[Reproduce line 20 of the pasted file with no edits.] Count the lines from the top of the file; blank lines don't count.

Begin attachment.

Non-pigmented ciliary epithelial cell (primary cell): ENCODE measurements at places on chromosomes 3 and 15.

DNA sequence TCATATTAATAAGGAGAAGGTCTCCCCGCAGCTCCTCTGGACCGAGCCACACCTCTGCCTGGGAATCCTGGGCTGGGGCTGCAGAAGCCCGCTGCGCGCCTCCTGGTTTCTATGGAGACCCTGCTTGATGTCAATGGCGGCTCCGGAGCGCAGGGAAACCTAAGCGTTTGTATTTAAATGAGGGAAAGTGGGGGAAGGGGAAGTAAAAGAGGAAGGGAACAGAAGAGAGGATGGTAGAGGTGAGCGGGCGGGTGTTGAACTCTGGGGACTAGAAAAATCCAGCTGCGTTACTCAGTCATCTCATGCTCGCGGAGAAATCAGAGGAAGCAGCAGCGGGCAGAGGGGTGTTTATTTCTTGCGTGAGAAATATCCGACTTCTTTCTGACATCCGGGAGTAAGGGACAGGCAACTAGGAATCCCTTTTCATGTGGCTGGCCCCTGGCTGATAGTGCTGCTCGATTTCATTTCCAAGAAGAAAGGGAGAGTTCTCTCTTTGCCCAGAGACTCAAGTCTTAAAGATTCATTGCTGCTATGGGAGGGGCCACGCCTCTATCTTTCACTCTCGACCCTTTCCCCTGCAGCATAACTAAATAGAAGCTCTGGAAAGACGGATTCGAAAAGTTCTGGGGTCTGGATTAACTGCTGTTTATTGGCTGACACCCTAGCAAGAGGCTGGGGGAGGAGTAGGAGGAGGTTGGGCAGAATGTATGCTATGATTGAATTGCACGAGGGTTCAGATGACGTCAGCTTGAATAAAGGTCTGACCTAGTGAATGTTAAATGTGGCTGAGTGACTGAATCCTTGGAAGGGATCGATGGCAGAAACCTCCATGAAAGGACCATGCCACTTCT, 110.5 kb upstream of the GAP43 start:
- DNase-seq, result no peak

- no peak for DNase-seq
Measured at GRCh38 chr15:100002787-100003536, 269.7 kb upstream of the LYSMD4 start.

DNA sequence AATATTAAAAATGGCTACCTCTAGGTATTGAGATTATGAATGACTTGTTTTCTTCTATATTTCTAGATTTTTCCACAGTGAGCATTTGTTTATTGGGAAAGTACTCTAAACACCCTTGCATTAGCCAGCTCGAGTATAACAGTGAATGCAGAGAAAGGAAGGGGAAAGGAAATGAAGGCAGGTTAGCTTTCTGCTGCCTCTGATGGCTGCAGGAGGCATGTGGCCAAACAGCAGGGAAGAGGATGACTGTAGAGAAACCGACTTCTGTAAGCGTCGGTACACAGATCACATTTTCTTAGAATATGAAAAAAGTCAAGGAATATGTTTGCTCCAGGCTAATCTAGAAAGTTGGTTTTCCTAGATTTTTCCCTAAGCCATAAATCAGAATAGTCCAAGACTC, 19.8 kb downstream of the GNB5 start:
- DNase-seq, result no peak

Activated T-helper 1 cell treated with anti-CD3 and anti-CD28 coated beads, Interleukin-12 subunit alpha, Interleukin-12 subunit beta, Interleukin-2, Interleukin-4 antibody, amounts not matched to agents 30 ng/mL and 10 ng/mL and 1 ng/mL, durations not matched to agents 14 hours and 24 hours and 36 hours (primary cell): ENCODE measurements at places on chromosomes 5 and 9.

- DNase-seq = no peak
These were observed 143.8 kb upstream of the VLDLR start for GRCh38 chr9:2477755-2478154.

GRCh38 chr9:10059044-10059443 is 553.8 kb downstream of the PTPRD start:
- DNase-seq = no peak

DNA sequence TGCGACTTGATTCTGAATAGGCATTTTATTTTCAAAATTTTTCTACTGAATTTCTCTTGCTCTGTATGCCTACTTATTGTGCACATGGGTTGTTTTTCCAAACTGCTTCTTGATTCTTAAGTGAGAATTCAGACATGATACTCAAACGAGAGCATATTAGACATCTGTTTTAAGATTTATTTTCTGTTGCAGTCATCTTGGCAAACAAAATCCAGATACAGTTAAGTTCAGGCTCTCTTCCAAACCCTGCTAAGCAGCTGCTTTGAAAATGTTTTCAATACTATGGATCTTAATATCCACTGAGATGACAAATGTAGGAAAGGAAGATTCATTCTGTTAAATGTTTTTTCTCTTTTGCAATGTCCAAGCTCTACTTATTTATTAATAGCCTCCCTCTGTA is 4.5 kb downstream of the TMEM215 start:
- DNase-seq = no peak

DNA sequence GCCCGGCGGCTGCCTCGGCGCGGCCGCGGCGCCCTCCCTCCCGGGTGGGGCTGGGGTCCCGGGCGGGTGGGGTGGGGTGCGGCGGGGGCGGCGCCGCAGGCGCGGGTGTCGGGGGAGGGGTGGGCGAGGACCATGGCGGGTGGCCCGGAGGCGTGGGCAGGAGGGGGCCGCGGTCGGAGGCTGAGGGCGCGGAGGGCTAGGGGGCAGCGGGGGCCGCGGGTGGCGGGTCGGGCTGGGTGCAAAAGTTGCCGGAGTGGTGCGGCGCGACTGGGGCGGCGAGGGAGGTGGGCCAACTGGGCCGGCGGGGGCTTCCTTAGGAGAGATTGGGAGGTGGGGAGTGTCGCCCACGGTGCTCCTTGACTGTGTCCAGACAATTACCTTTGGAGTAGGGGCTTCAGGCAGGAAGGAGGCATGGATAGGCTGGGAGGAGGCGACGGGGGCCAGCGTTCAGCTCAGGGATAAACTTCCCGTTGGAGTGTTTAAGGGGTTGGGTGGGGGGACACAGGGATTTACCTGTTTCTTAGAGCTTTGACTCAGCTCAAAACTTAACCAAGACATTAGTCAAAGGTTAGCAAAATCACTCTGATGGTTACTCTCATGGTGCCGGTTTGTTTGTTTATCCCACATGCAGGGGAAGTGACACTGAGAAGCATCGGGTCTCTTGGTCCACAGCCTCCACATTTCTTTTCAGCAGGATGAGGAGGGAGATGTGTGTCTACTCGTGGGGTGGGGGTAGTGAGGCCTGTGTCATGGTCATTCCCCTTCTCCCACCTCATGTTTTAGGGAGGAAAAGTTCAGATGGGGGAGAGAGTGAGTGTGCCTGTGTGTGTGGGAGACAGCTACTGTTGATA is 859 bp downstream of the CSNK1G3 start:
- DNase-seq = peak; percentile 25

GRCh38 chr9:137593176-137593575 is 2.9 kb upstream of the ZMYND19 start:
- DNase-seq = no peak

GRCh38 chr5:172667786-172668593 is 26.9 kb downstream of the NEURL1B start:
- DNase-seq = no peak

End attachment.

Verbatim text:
- DNase-seq = no peak